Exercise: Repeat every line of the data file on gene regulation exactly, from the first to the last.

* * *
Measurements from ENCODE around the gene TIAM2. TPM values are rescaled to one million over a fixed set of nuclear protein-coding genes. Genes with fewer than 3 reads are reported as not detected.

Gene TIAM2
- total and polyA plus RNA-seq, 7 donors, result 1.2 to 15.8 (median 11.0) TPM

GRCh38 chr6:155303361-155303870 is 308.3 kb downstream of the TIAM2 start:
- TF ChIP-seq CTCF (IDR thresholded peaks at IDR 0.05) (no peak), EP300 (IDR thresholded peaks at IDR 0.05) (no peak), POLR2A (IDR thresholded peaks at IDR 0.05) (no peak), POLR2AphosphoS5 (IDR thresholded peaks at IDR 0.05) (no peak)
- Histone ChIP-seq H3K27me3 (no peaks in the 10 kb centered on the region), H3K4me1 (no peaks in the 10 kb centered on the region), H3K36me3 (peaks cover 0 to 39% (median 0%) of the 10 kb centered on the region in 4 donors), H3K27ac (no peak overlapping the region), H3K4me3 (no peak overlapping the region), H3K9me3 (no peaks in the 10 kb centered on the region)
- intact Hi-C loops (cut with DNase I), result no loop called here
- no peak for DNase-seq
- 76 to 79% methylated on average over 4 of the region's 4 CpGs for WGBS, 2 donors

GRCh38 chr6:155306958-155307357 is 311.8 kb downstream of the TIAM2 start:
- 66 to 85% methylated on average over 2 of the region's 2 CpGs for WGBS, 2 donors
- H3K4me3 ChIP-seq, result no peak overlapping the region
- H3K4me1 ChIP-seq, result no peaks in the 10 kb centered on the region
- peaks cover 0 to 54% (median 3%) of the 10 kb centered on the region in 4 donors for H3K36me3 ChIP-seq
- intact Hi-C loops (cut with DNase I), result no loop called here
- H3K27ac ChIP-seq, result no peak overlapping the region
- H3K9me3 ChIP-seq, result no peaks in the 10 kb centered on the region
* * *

Measurements from ENCODE around the gene TIAM2. TPM values are rescaled to one million over a fixed set of nuclear protein-coding genes. Genes with fewer than 3 reads are reported as not detected.

Gene TIAM2
- total and polyA plus RNA-seq, 7 donors, result 1.2 to 15.8 (median 11.0) TPM

GRCh38 chr6:155303361-155303870 is 308.3 kb downstream of the TIAM2 start:
- TF ChIP-seq CTCF (IDR thresholded peaks at IDR 0.05) (no peak), EP300 (IDR thresholded peaks at IDR 0.05) (no peak), POLR2A (IDR thresholded peaks at IDR 0.05) (no peak), POLR2AphosphoS5 (IDR thresholded peaks at IDR 0.05) (no peak)
- Histone ChIP-seq H3K27me3 (no peaks in the 10 kb centered on the region), H3K4me1 (no peaks in the 10 kb centered on the region), H3K36me3 (peaks cover 0 to 39% (median 0%) of the 10 kb centered on the region in 4 donors), H3K27ac (no peak overlapping the region), H3K4me3 (no peak overlapping the region), H3K9me3 (no peaks in the 10 kb centered on the region)
- intact Hi-C loops (cut with DNase I), result no loop called here
- no peak for DNase-seq
- 76 to 79% methylated on average over 4 of the region's 4 CpGs for WGBS, 2 donors

GRCh38 chr6:155306958-155307357 is 311.8 kb downstream of the TIAM2 start:
- 66 to 85% methylated on average over 2 of the region's 2 CpGs for WGBS, 2 donors
- H3K4me3 ChIP-seq, result no peak overlapping the region
- H3K4me1 ChIP-seq, result no peaks in the 10 kb centered on the region
- peaks cover 0 to 54% (median 3%) of the 10 kb centered on the region in 4 donors for H3K36me3 ChIP-seq
- intact Hi-C loops (cut with DNase I), result no loop called here
- H3K27ac ChIP-seq, result no peak overlapping the region
- H3K9me3 ChIP-seq, result no peaks in the 10 kb centered on the region